Michael Hochrein

Retired FBI Special Agent Michael Hochrein (left) instructs students during a short course about how to use a Total Station surveying instrument at Mercyhurst University in Erie on June 11, 2019.

ERIE – Mercyhurst University Professor Dennis Dirkmaat and now-retired FBI Special Agent Michael Hochrein realized the potential for their skills in forensic anthropology and forensic archaeology when they helped state police crack a 1965 cold case that was unsolved for more than 20 years. 

The largest fragment of 15-year-old Patricia Desmond’s remains was only about an inch in diameter, Dirkmaat recalled, and was located at the scene of a house fire after it had been bulldozed and overgrown with weeds and grass.

A 2002 article in the Pittsburgh Post-Gazette says what Dirkmaat and other graduate students discovered at the site confirmed Desmond’s gender and approximate age. 

Dirkmaat told the Post-Gazette that he and his peers’ theory was that Conrad E. Miller, the last man reportedly seen with Desmond, killed the girl, burned her body and broke up her bones with a shovel before he burned down the house where the remains were found.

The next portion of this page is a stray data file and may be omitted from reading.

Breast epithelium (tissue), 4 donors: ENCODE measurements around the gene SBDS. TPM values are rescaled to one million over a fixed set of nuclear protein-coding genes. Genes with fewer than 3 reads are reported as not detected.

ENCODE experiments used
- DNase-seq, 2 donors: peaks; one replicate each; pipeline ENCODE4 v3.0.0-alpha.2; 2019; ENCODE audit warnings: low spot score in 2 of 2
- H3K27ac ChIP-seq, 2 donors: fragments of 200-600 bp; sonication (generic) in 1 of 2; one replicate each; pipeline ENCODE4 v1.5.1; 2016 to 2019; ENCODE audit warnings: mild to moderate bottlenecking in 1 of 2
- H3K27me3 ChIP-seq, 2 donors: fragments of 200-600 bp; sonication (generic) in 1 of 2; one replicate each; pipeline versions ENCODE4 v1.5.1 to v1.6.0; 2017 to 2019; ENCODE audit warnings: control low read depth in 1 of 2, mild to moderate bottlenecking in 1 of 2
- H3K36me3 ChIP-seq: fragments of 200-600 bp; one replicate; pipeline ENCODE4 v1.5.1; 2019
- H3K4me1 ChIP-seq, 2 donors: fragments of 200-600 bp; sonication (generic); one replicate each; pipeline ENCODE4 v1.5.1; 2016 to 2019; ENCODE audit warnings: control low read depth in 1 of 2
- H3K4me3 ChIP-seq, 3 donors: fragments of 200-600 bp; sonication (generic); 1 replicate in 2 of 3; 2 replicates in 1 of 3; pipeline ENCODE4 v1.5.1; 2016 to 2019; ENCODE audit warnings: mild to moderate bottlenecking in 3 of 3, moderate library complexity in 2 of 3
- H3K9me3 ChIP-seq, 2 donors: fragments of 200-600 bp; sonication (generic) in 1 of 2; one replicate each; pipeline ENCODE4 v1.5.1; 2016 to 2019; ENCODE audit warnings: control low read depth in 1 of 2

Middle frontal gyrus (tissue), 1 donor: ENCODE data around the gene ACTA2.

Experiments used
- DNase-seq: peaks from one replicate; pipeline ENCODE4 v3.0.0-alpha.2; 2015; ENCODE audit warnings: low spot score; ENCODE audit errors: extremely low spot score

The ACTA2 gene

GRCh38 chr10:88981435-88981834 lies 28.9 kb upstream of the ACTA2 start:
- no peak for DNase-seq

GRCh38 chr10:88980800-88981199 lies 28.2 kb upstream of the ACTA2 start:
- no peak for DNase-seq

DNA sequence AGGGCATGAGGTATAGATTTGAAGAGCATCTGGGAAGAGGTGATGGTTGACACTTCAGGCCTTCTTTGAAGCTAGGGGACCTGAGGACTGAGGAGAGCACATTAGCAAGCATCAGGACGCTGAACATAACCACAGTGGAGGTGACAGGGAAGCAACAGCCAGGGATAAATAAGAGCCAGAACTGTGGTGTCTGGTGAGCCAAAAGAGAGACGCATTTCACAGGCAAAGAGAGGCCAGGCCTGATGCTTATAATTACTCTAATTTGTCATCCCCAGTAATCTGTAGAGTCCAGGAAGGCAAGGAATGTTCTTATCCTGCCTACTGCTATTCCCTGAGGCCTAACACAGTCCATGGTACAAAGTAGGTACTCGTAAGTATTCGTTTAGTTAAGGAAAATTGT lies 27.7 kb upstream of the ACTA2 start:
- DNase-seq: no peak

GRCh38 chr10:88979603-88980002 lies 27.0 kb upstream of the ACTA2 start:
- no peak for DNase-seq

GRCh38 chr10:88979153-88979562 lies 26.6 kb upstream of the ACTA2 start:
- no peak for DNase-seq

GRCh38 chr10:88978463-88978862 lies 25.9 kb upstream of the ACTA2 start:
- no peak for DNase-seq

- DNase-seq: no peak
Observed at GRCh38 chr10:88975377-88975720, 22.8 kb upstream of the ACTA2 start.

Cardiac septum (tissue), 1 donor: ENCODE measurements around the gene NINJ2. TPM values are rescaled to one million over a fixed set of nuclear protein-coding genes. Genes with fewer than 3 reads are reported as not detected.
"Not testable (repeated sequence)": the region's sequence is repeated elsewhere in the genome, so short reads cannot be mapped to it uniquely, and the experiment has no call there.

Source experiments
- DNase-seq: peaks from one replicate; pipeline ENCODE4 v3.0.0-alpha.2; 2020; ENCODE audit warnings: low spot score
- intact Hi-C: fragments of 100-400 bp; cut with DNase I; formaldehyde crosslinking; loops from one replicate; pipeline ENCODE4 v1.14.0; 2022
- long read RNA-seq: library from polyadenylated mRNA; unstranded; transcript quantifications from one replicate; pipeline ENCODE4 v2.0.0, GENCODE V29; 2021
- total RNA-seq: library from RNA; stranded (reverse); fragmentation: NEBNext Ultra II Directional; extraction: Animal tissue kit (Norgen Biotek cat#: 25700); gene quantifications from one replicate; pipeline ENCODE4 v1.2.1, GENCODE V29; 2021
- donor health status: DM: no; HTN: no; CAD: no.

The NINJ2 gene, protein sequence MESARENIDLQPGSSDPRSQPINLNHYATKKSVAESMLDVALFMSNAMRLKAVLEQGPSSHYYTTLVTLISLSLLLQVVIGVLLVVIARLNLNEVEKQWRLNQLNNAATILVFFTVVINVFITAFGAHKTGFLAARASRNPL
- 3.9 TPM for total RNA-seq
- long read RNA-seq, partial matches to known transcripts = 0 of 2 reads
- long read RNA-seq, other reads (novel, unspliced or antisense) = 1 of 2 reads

Miller was eventually arrested and charged in the Desmond’s death, Post-Gazette archives say, and was sentenced to seven to 14 years in state prison for third-degree murder in 1988. He was released in 2001. 

“That sort of set the tone for me, that there was a place for what we do,” said Dirkmaat, chairman of the applied forensic science program at Mercyhurst.

Since that case, Dirkmaat’s experience has grown to an expertise with mass casualties, particularly plane crashes. 

‘Bone left behind’ 

A Portage Area High School graduate, Hochrein attended the University of Pittsburgh as an anthropology major, specializing in archaeology and historical archaeology.

Hochrein and Dirkmaat met when both were studying archaeology at Pitt.

Dirkmaat responded to the 1994 crash of USAir Flight 427 near Pittsburgh, a crash that investigators attributed to a malfunction of one of the plane’s rudders. 

At that time, Dirkmaat said research involving DNA was still developing and it was difficult to identify or recover remains of the 132 individuals killed in an impact that “created tremendous fragmentation of the bodies.” 

Now, experts are able to identify human remains from the tiniest of fragments, even in fatal crashes or fires. 

“It’s never to ash or dust,” Dirkmaat said. “There’s always some parts of the bone left behind. If we find just a small piece of bone that is unburned, that is enough for DNA these days. It is amazing. That alters what we do at the scene.” 

Capabilities with DNA had advanced by the time Dirkmaat watched television footage of the terrorist attacks of Sept. 11, 2001.

When he saw that a plane had crashed in Somerset County, Dirkmaat started to prepare his team. 

“I told everybody, ‘we’re going to be headed out,’ ” he said.